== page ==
Friday, January 20, 2012

And She Was

"The world was moving and she was right there with it
(And she was)
The world was moving she was floating above it
(And she was)
And she was."

Talking Heads

There was — and will forever be — only one Etta James.

James died earlier today at the age of 73, and, if anyone can be said to have experienced both the peaks and valleys of life, it would have to be Etta James.

Her health had been declining in recent years; it was already known that she was afflicted with dementia and kidney problems when it was revealed last month that she had chronic leukemia.

But she had other tribulations in her life. She struggled with her weight and painkillers and other drugs, spending some time in detox, and she had — shall we say? — issues with her mother, who was 14 when she was born. James never knew her father.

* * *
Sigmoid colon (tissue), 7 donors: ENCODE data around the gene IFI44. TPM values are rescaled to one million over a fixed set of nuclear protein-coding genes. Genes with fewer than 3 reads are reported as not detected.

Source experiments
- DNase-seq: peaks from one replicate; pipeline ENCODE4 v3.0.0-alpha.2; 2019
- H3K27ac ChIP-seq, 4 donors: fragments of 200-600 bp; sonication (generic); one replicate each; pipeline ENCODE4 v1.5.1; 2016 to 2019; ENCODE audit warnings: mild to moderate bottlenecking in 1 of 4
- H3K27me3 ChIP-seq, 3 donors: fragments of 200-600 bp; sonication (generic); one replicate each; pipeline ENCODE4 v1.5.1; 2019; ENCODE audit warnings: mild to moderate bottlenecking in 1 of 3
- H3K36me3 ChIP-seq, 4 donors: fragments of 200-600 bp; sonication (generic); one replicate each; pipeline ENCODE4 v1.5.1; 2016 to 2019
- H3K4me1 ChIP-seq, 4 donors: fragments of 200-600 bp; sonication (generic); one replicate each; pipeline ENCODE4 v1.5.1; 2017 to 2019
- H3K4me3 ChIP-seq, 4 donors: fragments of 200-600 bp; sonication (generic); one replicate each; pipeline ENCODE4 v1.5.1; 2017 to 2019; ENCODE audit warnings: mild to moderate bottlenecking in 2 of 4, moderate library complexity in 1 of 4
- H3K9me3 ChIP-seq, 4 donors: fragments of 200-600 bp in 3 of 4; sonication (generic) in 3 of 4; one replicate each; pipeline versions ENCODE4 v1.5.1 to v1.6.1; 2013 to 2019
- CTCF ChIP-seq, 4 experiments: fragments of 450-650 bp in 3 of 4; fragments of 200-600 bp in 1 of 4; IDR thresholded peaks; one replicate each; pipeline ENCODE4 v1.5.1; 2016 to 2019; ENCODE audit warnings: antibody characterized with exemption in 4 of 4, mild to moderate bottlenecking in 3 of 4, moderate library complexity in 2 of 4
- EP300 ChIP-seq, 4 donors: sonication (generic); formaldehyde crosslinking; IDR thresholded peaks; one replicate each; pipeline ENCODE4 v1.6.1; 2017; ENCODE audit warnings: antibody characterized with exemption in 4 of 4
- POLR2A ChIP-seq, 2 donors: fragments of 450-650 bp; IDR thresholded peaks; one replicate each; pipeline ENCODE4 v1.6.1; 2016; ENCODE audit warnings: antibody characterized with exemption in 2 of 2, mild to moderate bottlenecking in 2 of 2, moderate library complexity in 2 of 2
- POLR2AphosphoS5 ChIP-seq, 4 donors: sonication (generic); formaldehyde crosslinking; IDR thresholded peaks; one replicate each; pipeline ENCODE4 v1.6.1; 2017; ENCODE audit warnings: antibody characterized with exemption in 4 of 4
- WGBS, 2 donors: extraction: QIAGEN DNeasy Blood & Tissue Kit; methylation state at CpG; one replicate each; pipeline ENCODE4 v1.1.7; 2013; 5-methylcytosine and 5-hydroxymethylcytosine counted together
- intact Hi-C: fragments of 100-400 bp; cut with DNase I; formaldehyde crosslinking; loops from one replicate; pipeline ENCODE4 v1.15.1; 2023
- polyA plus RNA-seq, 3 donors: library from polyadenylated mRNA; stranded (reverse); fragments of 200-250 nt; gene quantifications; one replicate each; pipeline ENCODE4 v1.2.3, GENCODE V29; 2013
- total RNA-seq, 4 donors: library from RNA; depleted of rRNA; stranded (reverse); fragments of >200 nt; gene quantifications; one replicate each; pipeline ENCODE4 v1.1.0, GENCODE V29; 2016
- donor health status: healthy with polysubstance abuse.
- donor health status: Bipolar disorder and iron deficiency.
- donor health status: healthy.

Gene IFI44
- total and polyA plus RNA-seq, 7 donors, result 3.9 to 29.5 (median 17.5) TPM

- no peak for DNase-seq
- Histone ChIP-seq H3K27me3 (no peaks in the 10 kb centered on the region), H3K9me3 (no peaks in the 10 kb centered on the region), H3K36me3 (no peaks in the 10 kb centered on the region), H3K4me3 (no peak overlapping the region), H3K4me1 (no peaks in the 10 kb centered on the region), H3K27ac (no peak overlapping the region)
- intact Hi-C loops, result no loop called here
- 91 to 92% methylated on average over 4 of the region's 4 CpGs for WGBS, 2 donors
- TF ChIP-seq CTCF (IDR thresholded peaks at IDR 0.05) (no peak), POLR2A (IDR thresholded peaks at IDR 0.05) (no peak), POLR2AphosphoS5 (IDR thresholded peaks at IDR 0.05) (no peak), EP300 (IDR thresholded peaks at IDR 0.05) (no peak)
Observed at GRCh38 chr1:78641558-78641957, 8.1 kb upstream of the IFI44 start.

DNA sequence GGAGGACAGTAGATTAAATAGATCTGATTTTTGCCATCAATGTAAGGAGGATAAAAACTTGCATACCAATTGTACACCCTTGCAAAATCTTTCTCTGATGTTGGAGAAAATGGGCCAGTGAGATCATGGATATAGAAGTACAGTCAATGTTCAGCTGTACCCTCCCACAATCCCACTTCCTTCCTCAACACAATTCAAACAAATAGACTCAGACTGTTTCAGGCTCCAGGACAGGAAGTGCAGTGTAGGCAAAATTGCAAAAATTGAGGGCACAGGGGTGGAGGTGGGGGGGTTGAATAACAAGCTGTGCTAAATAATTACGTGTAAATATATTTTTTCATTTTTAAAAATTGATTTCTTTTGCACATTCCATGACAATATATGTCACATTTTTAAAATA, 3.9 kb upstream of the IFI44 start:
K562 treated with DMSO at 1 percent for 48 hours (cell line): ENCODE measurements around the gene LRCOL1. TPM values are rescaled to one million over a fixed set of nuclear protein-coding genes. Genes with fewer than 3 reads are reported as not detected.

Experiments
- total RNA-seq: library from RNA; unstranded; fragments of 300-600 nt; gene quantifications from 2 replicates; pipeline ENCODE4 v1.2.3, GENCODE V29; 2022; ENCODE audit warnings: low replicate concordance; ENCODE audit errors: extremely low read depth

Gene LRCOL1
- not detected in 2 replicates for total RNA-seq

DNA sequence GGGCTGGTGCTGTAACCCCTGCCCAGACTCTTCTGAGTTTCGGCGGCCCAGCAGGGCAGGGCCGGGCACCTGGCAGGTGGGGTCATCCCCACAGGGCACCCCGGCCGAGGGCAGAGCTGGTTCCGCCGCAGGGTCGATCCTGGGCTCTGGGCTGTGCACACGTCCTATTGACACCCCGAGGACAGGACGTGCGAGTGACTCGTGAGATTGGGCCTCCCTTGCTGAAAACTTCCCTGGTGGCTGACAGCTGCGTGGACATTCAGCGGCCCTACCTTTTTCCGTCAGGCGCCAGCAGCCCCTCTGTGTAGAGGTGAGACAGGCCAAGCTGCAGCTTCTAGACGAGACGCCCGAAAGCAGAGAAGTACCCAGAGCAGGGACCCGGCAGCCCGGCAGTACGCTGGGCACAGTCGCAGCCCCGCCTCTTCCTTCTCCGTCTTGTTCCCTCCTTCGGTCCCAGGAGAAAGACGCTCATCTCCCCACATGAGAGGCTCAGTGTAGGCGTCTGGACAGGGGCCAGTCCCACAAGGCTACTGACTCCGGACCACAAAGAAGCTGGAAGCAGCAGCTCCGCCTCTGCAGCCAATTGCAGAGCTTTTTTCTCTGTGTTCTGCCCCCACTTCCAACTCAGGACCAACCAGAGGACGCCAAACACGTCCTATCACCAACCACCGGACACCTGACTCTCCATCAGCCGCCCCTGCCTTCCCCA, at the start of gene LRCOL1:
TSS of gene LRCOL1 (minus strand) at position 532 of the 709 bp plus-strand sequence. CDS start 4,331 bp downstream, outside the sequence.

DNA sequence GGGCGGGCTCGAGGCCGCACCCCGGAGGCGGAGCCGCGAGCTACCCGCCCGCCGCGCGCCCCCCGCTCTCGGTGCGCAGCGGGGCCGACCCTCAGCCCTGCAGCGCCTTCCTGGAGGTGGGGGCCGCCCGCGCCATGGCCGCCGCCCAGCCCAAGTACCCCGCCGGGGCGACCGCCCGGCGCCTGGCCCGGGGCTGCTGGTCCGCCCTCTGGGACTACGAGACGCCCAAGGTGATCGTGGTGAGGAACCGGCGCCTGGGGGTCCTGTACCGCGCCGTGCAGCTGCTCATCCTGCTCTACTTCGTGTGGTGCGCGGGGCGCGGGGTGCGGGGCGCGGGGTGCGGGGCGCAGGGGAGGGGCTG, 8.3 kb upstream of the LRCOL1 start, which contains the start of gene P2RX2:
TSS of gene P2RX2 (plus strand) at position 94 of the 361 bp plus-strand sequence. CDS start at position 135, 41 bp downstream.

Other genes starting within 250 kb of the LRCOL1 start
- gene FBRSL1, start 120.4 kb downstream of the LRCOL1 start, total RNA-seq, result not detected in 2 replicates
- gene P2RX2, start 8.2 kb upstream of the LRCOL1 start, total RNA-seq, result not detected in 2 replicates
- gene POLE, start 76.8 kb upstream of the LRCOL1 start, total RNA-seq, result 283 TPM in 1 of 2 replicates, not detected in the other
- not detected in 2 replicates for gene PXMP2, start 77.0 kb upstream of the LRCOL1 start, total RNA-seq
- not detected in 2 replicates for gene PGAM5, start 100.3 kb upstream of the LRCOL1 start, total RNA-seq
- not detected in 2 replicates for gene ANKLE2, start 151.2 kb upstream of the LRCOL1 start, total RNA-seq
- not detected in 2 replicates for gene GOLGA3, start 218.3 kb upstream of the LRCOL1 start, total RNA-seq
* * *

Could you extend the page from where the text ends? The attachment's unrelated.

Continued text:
In between the hard times, though, there were moments of almost indescribable triumph.

Her signature song may well be "At Last," which was originally recorded by Glenn Miller, but James recorded a cover version nearly 20 years later — and, although others have recorded it since, it is James' version that was inducted into the Grammy Hall of Fame.

James herself can be found in both the Rock 'n' Roll Hall of Fame and the Blues Hall of Fame. Rolling Stone rates her 22nd among the greatest singers of all time. It's a list of accomplishments that any performer would envy.

"Most of the songs I sing, they have that blue feeling to it," she told CNN a decade ago. "They have that sorry feeling. And I don't know what I'm sorry about. I don't!"

Although I know of the hard times she endured, it is hard to understand why she should feel blue. After all, she was the opening act for the Rolling Stones at one time. To someone from my generation, little could be better than that.

Her recording of "At Last" may not have been a Top 40 hit when it was first released, but it continues to be a standard at weddings — and likely will remain one.

In that way, I suppose, Etta James will live on indefinitely.

That's good. I find it hard to imagine a world without Etta James in it.